Your Meditation Practice Could Be Missing This One Crucial Step
We've all heard the saying, "A lot can change in a year," and it's true—a lot does change in a year. After 365 days, you may find yourself with a new job, new friends, or a new home—and that doesn't even account for the inner shifts that can happen in that time.
We are constantly growing and evolving, and self-reflection is the tool that helps us realize that. It's a process by which you grow your understanding of who you are and make a deeper connection to your values. It allows you to analyze yourself and celebrate the possibilities of your personality and potential. This, in turn, leads to self-actualization, which leads to fulfilling your potential in all aspects of your life.
Simply put, self-reflection allows you to recognize how far you've come—and I'd argue that it's seriously underutilized.
One of the biggest tools at our disposal for growth and self-actualization is meditation. Meditation allows us to screen out the noise of the world and tap into the essence of who we are. While the benefits of meditation will happen on their own, taking a moment to infuse your practice with self-reflection can really up its impact.
How to make your meditation more reflective, and how doing so can help you grow as a person.
No matter how long you've been meditating, it's worthwhile to look back on how far you've come since you started. I'd recommend doing this weekly or monthly. The goal is to really identify the behaviors that have changed since you've been meditating.
If one of the main reasons you started meditating was to reduce your anxiety, you can check in on a weekly basis and reflect on the things that made you anxious or think about whether you were less overwhelmed than usual. Or have you noticed other changes? Have you been less angry? Has the quality of your sleep improved?
Take a step back and ask yourself, "Have I been more understanding with my co-workers? Have I been more patient with my mother? Do I feel better in my relationship?" These types of questions help you really reflect on how your behaviors have improved and also help you understand how meditation is helping you evolve as a person.
Personally, I like to reflect on how I'm reaching milestones in my life differently over time. I'll check in on my birthday, on New Year's, and on a few other important occasions to see how far I've come and reflect on what's changed.
The process of fine-tuning yourself.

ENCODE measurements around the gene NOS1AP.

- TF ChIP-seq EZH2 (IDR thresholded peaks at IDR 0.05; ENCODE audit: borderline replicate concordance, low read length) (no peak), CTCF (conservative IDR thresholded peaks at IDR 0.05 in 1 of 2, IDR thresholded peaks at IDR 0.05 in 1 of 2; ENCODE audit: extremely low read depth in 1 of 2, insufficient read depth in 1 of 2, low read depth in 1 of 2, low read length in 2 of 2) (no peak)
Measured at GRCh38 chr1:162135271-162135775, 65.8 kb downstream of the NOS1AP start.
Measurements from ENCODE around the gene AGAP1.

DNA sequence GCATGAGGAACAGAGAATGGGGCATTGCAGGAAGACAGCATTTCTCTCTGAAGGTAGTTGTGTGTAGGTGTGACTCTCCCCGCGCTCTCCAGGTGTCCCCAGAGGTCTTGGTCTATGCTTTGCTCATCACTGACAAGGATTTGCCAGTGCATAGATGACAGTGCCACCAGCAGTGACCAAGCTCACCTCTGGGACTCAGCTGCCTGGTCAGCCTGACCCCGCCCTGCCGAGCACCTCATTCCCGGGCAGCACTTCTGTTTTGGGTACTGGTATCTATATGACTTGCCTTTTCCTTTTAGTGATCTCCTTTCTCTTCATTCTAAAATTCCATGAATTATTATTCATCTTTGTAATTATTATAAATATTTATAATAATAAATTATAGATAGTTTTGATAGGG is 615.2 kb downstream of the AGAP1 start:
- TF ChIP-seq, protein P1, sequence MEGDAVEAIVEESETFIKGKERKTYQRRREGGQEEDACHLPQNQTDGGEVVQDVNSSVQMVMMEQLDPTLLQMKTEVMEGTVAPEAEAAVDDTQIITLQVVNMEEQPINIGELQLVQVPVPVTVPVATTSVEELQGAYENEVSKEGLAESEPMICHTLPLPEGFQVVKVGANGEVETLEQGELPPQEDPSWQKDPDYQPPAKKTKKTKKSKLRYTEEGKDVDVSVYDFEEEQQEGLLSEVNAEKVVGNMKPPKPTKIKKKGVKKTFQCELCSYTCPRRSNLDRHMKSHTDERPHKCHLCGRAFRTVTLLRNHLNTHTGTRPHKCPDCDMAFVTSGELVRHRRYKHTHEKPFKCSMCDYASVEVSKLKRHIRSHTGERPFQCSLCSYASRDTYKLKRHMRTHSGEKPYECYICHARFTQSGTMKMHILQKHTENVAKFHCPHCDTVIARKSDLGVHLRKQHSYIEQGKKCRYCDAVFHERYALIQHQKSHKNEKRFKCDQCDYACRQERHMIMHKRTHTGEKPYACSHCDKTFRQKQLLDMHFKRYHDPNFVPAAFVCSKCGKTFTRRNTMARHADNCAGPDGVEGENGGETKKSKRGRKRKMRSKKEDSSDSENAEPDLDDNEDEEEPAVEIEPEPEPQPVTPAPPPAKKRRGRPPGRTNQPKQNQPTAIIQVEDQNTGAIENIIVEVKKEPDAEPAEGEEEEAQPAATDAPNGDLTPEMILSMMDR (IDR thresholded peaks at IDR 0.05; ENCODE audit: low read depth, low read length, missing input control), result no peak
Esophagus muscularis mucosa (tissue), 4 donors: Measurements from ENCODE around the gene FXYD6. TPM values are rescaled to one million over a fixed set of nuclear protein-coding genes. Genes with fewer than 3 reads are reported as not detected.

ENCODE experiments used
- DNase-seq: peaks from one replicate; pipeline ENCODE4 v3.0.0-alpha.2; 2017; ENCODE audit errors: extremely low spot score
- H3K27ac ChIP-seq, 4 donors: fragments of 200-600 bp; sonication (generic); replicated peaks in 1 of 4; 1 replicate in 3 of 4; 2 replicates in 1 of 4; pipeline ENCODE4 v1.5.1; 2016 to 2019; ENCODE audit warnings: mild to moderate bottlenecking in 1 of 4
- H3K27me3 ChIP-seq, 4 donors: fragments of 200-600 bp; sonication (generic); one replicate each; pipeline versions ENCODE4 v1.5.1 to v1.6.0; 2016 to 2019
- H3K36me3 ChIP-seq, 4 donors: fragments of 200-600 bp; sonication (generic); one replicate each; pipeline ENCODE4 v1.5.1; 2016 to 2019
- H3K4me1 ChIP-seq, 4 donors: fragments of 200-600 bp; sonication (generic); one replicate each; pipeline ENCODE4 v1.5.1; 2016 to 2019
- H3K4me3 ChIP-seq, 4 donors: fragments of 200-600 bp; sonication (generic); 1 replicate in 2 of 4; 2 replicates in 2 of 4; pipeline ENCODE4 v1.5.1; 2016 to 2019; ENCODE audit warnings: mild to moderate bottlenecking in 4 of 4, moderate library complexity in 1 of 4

My awareness about myself and life have become, and continue to become, fine-tuned. I recognize thoughts, emotions, and patterns within myself. If there is something about myself that I feel is not serving me, or to my highest good, I work toward releasing that. My self-reflection comes through actual life experiences. When something happens in my life, I'm always aware of my thoughts and feelings around that circumstance. I use each circumstance as a gauge—a gauge for how I reacted in that moment, to how I had reacted in the past.
Note that this is not something that happens overnight. Sometimes, I feel like I have more work, more fine-tuning I need to do. Other times, I feel like a new me has emerged rather quickly. Either way, however big or small my progress has been, I still take a moment to recognize what's changed. These small moments of pause are what fuel the growth.
As a result of being a meditator, we naturally break through our limitations. We tap into more of our courage, our life's purpose, and our potential when we connect with the formless energy that is within each of us. Meditation is a natural and powerful unfolding to true self-actualization, and it's important to take the time to reflect on how far you've come as a person.
Reset Your Gut
Sign up for our FREE doctor-approved gut health guide featuring shopping lists, recipes, and tips
Michelle Zarrin is an inspirational speaker, meditation teacher and spiritual guide living in Orange County, California. Her meditations have received more than 1 million downloads worldwide on the Insight Timer app. Her bachelor’s in social ecology and psychology from the University of California, Irvine, coupled with over 3500 meditation hours, are the cornerstones of her genuine connection to the spiritual realm, the home of each person’s Higher Purpose.